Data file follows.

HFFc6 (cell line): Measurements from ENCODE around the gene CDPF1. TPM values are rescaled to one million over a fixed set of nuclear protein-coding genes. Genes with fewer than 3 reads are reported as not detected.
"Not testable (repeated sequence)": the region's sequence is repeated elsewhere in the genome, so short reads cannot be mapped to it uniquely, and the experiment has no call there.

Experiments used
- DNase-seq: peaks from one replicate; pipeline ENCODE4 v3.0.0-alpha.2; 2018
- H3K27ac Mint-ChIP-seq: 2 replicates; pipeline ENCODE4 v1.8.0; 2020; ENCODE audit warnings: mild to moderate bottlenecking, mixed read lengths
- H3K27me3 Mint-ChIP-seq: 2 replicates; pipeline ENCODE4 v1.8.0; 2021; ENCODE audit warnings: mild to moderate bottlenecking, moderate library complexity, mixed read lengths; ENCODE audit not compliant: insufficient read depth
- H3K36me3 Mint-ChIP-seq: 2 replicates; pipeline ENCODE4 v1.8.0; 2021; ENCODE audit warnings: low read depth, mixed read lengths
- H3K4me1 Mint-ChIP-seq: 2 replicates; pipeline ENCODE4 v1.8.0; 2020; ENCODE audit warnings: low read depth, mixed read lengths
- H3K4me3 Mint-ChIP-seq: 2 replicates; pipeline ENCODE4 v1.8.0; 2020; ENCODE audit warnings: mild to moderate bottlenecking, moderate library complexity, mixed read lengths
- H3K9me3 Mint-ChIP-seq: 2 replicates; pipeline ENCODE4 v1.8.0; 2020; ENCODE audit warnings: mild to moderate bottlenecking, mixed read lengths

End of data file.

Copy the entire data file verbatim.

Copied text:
HFFc6 (cell line): Measurements from ENCODE around the gene CDPF1. TPM values are rescaled to one million over a fixed set of nuclear protein-coding genes. Genes with fewer than 3 reads are reported as not detected.
"Not testable (repeated sequence)": the region's sequence is repeated elsewhere in the genome, so short reads cannot be mapped to it uniquely, and the experiment has no call there.

Experiments used
- DNase-seq: peaks from one replicate; pipeline ENCODE4 v3.0.0-alpha.2; 2018
- H3K27ac Mint-ChIP-seq: 2 replicates; pipeline ENCODE4 v1.8.0; 2020; ENCODE audit warnings: mild to moderate bottlenecking, mixed read lengths
- H3K27me3 Mint-ChIP-seq: 2 replicates; pipeline ENCODE4 v1.8.0; 2021; ENCODE audit warnings: mild to moderate bottlenecking, moderate library complexity, mixed read lengths; ENCODE audit not compliant: insufficient read depth
- H3K36me3 Mint-ChIP-seq: 2 replicates; pipeline ENCODE4 v1.8.0; 2021; ENCODE audit warnings: low read depth, mixed read lengths
- H3K4me1 Mint-ChIP-seq: 2 replicates; pipeline ENCODE4 v1.8.0; 2020; ENCODE audit warnings: low read depth, mixed read lengths
- H3K4me3 Mint-ChIP-seq: 2 replicates; pipeline ENCODE4 v1.8.0; 2020; ENCODE audit warnings: mild to moderate bottlenecking, moderate library complexity, mixed read lengths
- H3K9me3 Mint-ChIP-seq: 2 replicates; pipeline ENCODE4 v1.8.0; 2020; ENCODE audit warnings: mild to moderate bottlenecking, mixed read lengths